REGINA — A Regina judge has reserved his decision on whether to delay one of the many lawsuits filed after the deadly Humboldt Broncos bus crash.
Lawyers spent Friday arguing what a delay would mean for a group of grieving parents who want to move ahead with their case, and what's fair for all the victims who were on the junior hockey team's bus that day.
Sixteen people were killed and 13 were injured when, on April 6, 2018, an inexperienced truck driver went through a stop sign and into the path of the bus at a rural intersection near Tisdale, Sask.
Justice Graeme Mitchell said he's sensitive to how important the matter is. At one point during Friday's hearing, he struggled to know for certain how many individual lawsuits stemmed from the crash.
At the core of Friday's hearing was a proposed class action and whether a lawsuit brought by five other parents shortly after the crash should wait until the courts decide if the class can go ahead.
John Rice, a Vancouver lawyer working on the class action, said the representatives for nine surviving Broncos players were OK with not bringing their cases forward until after the April 2022 certification hearing.
But the lawyer for five other parents, who all lost children, said his clients don't want to wait. There's no guarantee the class-action will be certified, Kevin Mellor said, and it could be appealed, prolonging the process by several years.
"Justice delayed is justice denied," Mellor told the court.
He said not only would forcing a delay inflict psychological harm on the parents, they would be burdened with more legal costs. They have already spent thousands of dollars on the case getting expert reports and finding witnesses, he said.
Mellor said the last thing the families he's representing thought they would have to do is defend themselves against other families to have their day in court.
Rice acknowledged the suffering these parents have faced. But, he said court needs to consider what's fair for all Broncos victims, who would also be impacted by court delays.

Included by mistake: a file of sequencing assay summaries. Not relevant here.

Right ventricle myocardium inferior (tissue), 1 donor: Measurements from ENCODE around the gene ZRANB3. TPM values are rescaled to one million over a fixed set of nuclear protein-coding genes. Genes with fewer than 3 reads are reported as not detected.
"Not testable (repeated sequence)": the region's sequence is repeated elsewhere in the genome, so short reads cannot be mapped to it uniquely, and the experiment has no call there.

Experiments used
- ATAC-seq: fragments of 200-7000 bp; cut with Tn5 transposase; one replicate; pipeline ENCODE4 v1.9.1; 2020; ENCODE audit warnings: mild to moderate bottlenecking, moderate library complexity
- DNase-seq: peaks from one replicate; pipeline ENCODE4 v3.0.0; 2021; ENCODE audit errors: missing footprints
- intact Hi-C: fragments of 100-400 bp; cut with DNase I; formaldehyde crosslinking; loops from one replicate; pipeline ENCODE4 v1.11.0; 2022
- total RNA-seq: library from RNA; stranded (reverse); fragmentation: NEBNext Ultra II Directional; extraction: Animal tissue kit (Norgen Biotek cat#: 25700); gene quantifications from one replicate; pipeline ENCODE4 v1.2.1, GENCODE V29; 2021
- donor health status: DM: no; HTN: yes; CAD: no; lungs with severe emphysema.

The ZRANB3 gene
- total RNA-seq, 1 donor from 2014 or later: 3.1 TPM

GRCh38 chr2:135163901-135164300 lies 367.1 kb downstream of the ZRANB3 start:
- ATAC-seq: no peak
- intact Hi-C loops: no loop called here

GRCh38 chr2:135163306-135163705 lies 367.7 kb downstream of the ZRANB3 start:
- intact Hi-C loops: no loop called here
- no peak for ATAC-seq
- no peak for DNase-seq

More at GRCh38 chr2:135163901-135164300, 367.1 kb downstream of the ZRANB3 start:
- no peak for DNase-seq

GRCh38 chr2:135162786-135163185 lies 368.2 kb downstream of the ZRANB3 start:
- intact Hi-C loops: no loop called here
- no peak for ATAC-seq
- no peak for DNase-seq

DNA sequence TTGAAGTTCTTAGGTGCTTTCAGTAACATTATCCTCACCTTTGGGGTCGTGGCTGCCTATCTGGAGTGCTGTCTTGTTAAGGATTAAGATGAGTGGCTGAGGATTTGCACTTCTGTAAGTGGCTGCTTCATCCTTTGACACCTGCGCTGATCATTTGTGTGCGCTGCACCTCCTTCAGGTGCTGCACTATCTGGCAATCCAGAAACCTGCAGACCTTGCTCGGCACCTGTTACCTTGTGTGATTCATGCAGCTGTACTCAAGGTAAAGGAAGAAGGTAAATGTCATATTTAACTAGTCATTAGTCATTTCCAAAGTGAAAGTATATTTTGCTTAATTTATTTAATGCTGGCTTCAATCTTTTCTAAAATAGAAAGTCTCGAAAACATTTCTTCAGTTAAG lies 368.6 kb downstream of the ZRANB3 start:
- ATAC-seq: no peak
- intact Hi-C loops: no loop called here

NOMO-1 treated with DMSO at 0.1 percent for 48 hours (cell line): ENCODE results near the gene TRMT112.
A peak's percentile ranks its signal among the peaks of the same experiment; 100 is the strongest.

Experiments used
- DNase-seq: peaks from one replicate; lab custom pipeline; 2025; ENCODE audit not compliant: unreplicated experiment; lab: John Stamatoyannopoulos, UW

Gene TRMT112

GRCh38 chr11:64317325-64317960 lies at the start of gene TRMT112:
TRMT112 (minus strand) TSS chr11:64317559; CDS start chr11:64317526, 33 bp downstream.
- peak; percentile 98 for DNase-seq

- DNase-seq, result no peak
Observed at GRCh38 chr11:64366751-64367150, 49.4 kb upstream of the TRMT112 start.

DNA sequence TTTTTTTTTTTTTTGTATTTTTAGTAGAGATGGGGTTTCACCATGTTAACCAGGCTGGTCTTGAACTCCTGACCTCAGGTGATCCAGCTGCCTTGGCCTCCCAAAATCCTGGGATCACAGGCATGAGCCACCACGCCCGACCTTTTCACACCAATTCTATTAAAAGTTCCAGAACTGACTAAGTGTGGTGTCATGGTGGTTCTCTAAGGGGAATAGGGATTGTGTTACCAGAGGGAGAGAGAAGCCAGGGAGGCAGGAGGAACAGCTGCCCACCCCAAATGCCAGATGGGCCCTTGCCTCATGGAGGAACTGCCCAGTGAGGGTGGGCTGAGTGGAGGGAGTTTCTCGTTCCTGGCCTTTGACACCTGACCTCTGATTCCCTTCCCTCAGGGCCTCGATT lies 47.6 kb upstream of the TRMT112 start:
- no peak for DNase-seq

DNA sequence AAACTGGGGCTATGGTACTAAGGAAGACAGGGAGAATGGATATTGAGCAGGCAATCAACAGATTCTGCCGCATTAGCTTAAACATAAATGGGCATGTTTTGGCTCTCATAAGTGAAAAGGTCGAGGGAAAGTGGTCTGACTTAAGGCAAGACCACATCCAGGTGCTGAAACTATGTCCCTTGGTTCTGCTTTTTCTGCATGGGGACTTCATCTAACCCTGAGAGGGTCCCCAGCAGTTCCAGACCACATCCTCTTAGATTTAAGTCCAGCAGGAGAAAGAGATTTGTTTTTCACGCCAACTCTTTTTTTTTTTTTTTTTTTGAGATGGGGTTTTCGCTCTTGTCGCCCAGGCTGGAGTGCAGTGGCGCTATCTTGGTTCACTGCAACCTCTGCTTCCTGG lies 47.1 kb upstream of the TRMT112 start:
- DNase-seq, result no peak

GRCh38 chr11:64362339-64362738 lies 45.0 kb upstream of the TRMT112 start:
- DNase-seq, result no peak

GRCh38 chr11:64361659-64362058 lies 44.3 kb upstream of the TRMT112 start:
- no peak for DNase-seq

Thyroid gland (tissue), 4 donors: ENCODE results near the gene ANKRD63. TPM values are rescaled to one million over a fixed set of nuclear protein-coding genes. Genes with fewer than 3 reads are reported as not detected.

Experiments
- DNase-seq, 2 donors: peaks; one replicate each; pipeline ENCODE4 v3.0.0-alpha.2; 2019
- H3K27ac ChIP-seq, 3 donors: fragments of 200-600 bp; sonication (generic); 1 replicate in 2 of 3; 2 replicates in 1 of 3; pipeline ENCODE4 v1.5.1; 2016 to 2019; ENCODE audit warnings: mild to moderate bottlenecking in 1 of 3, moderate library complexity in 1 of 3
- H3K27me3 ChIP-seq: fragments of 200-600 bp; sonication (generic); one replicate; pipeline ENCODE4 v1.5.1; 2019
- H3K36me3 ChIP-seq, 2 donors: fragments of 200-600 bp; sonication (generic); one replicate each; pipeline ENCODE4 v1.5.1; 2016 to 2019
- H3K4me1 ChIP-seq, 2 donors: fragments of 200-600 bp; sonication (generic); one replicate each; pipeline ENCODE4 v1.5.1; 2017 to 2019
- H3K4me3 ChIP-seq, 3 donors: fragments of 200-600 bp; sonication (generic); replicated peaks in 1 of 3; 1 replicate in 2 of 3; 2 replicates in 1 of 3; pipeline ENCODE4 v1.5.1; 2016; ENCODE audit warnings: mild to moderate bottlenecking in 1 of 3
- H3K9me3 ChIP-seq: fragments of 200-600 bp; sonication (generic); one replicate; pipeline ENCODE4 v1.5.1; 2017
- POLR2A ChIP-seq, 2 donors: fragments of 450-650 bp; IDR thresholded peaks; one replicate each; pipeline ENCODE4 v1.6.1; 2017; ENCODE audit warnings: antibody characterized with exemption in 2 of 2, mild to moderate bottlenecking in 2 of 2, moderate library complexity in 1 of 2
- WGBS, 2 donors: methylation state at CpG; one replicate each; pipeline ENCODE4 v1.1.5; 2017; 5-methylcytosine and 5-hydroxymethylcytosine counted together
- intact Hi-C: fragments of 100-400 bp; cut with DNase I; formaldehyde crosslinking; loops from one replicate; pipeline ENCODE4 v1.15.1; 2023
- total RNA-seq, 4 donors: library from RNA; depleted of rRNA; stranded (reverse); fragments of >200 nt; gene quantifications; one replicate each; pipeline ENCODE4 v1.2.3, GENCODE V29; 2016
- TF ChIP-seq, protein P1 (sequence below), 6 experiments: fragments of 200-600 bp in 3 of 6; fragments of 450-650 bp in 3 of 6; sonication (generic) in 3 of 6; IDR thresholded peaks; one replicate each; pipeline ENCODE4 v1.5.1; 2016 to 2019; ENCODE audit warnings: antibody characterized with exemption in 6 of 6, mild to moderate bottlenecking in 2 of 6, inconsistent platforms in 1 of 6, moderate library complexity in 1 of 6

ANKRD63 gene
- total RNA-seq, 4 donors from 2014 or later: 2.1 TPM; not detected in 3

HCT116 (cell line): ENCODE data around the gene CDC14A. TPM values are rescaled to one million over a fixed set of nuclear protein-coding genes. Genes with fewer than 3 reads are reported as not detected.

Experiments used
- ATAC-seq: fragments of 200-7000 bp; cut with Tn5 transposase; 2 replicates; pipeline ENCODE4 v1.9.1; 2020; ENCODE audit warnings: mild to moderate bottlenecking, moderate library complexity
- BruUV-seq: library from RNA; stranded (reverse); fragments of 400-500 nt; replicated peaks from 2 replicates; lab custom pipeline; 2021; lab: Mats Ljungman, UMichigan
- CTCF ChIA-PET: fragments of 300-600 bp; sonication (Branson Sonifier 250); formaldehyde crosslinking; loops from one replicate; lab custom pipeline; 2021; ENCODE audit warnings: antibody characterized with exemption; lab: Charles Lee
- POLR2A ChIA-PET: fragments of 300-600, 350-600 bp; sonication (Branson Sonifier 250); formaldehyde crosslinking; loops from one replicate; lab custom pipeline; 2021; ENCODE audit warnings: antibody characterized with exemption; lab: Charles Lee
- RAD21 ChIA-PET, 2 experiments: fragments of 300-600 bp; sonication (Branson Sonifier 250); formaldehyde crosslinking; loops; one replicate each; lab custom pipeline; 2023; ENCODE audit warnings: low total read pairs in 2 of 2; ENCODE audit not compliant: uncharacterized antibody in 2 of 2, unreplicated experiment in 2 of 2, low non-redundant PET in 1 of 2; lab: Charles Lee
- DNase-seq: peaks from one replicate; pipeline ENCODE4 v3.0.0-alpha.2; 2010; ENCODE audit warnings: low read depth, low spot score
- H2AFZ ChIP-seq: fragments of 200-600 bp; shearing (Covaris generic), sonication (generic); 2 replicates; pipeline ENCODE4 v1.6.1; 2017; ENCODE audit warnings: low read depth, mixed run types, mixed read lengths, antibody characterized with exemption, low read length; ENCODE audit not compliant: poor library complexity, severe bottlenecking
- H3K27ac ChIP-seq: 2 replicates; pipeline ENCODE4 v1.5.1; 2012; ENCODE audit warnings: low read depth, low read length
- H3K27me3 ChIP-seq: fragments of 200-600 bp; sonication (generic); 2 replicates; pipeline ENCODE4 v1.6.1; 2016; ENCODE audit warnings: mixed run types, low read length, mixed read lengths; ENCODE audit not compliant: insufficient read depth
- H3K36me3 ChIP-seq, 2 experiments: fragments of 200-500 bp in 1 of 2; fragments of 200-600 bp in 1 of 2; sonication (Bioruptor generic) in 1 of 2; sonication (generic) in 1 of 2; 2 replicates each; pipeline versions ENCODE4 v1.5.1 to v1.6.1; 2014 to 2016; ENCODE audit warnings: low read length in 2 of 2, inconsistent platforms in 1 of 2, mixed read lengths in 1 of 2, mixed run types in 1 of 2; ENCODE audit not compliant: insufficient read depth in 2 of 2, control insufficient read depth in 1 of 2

Because all the lawsuits share similarities, what happens in one affects others, he argued, and the "least-worst option" is for everyone to wait until the certification hearing.
After first expressing he wanted to be delicate, Rice said: "Those that were killed won't be coming back."
"I would ask, my Lord, when you're contemplating the comparative duress of these litigants please juxtapose the duress of those who had children killed ... with the enduring, living harms — physical and psychological — of the ... surviving players," Rice said.
He also suggested the lawsuit from the five families would not be heard in the next year or so, and the delay would be temporary.
"The closure that they so deservedly want will not happen in any event before the application for certification is heard."
The class action so far includes the families of 24-year-old Dayna Brons, the team's athletic therapist from Lake Lenore, Sask., who died in hospital, and injured goalie Jacob Wassermann, 21, from Humboldt, Sask. It names as defendants the Saskatchewan government, the truck driver and the Calgary-based company that employed him.
Rice said other families have since joined, including the families of Broncos coach Darcy Haugan and bus driver Glen Doerksen. Both men were killed.
The class action is also open to families who billeted players, first responders and members of the general public traumatized by the crash scene.
The early lawsuit represents the families of five who died in the collision: assistant coach Mark Cross, 27, from Strasbourg, Sask.; Jaxon Joseph, 20, of St. Albert, Alta.; Logan Hunter, 18, of St. Albert, Alta.; Jacob Leicht, 19, of Humboldt, Sask.; and Adam Herold, 16, of Montmartre, Sask.
"I lost my best friend on April 6, 2018," reads an affidavit filed by Adam's father, Russ Herold.
"I farmed with him. I hunted with him. I snowmobiled with him. I taught hockey to him and I coached him. My family would spend summer and winter seasons together at our family cabin as a family. Adam spent hours on the water wakeboarding.
"Now, nobody goes."
In court filings, Mellor also said a delay could create problems because the truck driver, Jaskirat Singh Sidhu, could be deported to India after he is released from prison and before any civil trial.
In court, Rice said it's unlikely Sidhu would be deported before the end of the year and the class action also wants to hear from him.
— With files from Bill Graveland in Calgary.
This report by The Canadian Press was first published March 5, 2021
Stephanie Taylor, The Canadian Press